Crop Heat Units and Chill Units
Climate and Farming in South Africa

©Louise Brodie
Apart from the heat of summer for growth, crops also need a colder period during which to rest, to achieve good colour or to enhance seed production.
A plant needs periods of heat and cold for certain processes in its growth cycle. These periods of heat and cold are expressed in heat units and chill units.

Crop Heat Units

Crop heat units (CHU) express the influence of temperature on a crop’s growth and development. The growth of a plant depends on the total amount of heat to which it is subjected during its lifetime, accumulated as degree days. Low temperatures slow down and warmer temperatures hasten maturity.

In South Africa, we use 10°C, valid for maize, our staple grain crop, as a baseline temperature.

The baseline temperature is the temperature below which the plant is damaged, unable to grow or does not produce a crop. The baseline temperature differs between different crops.
For example, the baseline temperature is 4°C for peas, a cool weather crop, 10°C for maize, a summer grain crop, 13°C for citrus and sugarcane and 18ºC for date palms.

Other factors also influence crop growth; photoperiod (length of daylight), soil fertility and water in the soil. Ripening can be delayed (high water content) or hastened by low water content in the soil.

Crop Pests and Temperature

©Olaf Leillinger
The growth and development of the codling moth increase above 11°C up to an average daily temperature is 30°C.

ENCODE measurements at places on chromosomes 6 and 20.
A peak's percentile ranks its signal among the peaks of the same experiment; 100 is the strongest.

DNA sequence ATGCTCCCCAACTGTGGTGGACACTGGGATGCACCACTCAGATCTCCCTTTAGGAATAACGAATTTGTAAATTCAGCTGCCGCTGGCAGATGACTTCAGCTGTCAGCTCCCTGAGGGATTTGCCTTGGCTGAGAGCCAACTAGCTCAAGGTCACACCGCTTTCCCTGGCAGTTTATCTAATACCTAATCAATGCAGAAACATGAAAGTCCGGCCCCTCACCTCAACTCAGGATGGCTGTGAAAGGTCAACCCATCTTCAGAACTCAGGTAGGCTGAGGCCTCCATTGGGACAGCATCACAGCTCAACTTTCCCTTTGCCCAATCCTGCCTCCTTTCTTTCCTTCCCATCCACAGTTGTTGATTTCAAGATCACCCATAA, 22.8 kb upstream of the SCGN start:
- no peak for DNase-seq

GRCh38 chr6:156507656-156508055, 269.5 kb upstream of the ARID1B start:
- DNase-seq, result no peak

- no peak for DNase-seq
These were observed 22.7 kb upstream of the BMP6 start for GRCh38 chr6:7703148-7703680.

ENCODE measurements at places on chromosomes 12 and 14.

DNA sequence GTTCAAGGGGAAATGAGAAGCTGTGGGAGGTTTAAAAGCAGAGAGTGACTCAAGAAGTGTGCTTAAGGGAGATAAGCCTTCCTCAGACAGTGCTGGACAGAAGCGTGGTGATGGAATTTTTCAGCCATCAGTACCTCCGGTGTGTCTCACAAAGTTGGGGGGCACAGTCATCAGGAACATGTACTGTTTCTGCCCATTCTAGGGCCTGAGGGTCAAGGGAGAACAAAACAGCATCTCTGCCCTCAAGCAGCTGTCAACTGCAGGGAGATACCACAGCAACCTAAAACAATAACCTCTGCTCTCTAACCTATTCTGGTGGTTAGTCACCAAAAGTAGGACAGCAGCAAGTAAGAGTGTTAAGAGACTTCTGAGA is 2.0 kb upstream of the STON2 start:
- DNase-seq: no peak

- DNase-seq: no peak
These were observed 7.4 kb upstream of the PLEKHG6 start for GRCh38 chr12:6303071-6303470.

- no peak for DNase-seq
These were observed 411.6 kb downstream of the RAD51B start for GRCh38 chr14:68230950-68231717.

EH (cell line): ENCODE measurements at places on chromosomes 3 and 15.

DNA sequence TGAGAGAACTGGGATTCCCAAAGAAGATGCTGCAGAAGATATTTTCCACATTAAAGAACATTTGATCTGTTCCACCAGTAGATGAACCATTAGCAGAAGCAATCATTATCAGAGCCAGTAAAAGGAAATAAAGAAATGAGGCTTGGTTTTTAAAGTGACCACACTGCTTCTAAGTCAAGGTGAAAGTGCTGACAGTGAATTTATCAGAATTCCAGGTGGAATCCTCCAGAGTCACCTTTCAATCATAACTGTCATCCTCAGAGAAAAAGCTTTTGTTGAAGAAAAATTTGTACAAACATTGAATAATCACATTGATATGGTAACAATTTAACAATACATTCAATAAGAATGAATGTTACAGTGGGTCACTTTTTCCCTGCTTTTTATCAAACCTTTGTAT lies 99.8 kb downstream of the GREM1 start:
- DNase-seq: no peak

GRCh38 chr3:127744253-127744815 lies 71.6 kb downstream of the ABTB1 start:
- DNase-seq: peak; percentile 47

Crop pests are also influenced by heat and also have minimum threshold temperatures. Therefore the heat unit/degree-day concept may be used to predict insect appearances and plan a pesticide spray program.

For example, the baseline temperature for codling moth, a pest in citrus, peach, nectarine apple and so on, is 11ºC. The baseline temperature for cotton bollworm is 14ºC, a pest in crops such as peas, beans, wheat, cotton, maize, citrus, cucurbits, potato, tomato and lucerne. While for oriental fruit moth, a major pest in peaches, is only 7ºC.

What are Chill Units?

©Louise Brodie
Peaches require a certain amount of chill units during winter to rest.
Chill units are usually called ‘positive chill units’ (PCUs). PCUs are the opposite of heat units. A complex calculation is used to determine the total number of hours below a given temperature for example 4°C. In the USA, the temperatures 4.4°C and 7.2°C are used as the baseline temperatures for determining chilling hours.

Crops require cool temperatures for different reasons. Deciduous fruits go into a rest period towards the end of summer. Growth stands still until the plant has experienced a certain amount of cold during the winter. For example, peaches require temperatures between approximately 2.5°C and 9°C for rest completion.

If the minimum cold requirements are not met, it leads to problems in spring, like delayed bud break (peaches - later harvest etc.) or lack of flower bud break (apples - smaller, fewer fruit etc.). These cause serious reductions in yield.

For crops such as peaches and apples, chemicals are sometimes used to induce bud break when PCUs were not adequate to ensure natural bud break.

In the deciduous fruit production areas forecasts based on PCUs can be made to predict bud break, blossom freeze risks and harvest dates. It can also be used to delay bloom, in order to prevent frost damage, or to determine if an area is suitable for the growing of a specific crop.

Wheat requires a cold treatment, called vernalization. Vernalization is when low temperatures are needed to stimulate flowering and grain production.

Certain crops need specific chill units in order to thrive.

Source Water Research Commission